What motivation is Miller attributing to Thomas Putnam's actions in The Crucible?

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In act one, Arthur Miller mentions that Thomas Putnam is a vindictive man, who resents the ruling faction in Salem that prevented his brother-in-law and selected candidate, James Bayley, from being elected as the town's spiritual leader. Thomas Putnam currently resents Reverend Parris for attaining the same position and is focused on moving him "toward the abyss." Thomas Putnam views the rumors of witchcraft surrounding the Parris household as his way of ruining Reverend Parris's reputation and eventually removing him from office. Unlike Rebecca Nurse and John Proctor, Thomas Putnam is quick to believe the rumors of witchcraft and does his best to connect them to Reverend Parris. In act one, Thomas Putnam is carefully constructing a way to benefit from the witchcraft hysteria and believes that he can successfully remove Reverend Parris from office. As the play progresses, Thomas Putnam uses the witch trials as a land grab and has his daughter falsely accuse innocent citizens of witchcraft so that he can purchase their forfeited land.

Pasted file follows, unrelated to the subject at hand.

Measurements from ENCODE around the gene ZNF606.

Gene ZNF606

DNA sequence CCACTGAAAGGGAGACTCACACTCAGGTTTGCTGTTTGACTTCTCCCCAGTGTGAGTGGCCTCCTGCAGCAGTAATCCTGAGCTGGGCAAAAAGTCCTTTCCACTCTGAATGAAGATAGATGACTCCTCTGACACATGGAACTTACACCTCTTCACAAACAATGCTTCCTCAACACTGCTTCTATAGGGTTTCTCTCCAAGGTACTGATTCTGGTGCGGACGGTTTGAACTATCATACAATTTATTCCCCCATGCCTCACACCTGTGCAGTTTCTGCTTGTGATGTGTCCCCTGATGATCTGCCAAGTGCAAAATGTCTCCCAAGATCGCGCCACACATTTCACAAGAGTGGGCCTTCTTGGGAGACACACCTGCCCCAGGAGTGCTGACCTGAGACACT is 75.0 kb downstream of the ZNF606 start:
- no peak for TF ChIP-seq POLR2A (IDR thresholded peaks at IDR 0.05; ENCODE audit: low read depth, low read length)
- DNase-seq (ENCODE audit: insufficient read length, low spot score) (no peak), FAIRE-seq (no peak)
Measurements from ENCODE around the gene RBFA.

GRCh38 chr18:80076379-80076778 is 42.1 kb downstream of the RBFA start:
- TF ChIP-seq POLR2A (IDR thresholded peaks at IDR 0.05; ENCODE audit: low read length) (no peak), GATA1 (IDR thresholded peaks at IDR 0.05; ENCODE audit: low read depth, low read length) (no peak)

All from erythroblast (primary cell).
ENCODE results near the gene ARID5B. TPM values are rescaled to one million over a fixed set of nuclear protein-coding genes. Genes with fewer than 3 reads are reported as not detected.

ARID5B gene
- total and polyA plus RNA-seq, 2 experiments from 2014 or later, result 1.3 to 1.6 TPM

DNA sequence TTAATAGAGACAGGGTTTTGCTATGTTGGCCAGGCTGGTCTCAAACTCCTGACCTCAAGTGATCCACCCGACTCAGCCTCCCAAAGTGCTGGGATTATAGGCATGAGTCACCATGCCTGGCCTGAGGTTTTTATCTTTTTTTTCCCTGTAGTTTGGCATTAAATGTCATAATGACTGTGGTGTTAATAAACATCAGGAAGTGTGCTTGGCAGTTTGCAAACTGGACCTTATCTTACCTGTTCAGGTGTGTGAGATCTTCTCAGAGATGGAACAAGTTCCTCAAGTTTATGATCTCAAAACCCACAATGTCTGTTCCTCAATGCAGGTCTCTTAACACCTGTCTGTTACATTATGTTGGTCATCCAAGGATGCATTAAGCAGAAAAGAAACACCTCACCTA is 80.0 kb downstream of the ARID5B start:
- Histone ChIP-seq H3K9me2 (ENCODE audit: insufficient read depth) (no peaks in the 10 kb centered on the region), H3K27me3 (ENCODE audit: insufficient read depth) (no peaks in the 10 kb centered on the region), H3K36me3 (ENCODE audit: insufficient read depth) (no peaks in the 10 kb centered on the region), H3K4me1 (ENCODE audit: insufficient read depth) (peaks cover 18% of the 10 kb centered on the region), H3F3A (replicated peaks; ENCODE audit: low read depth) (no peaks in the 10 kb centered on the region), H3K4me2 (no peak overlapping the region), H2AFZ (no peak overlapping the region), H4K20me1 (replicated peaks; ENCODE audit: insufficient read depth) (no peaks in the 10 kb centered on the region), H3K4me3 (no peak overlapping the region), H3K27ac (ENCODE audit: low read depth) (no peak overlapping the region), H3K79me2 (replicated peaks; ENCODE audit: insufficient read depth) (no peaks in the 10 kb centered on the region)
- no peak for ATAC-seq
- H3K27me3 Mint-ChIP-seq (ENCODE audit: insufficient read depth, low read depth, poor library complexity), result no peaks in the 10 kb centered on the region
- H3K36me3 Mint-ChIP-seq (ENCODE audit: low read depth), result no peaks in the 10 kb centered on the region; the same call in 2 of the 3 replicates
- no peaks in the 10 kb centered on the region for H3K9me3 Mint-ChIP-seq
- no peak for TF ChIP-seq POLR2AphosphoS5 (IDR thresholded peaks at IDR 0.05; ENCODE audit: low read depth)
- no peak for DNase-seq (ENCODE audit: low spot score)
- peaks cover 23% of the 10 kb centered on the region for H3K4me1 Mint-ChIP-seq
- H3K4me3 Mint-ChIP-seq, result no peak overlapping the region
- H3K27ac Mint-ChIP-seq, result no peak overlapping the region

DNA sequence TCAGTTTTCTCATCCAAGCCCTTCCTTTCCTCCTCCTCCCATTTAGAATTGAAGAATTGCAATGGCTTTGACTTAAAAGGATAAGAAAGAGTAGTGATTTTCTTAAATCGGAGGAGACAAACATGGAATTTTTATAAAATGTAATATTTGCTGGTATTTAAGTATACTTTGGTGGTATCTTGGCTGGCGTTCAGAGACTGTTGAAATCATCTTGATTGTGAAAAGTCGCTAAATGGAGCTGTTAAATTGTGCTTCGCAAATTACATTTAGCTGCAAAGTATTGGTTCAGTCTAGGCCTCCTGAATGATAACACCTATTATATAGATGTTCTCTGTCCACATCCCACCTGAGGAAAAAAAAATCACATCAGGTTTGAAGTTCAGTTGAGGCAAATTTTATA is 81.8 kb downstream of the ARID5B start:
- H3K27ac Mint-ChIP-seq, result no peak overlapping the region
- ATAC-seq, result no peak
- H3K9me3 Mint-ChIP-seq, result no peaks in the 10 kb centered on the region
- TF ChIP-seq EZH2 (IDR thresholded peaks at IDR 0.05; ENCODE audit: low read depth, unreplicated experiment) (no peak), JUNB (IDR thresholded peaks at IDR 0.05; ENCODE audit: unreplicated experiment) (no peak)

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Thomas Putnam knew that if a landowner was convicted of witchcraft, he would be forced to sell his land at a very low price. Miller accuses Putnam of being too eager to take advantage of the people by accusing them of witchcraft and then trying to buy their land for much less than it was worth. That is why Giles Corey allowed himself to be crushed to death rather that admit his guilt. Corey know if he died before he had confessed or entered a plea of not guilty and was convicted, his land could not be taken and it would go to his family, instead of the state, which would sell it to people like Putnam.

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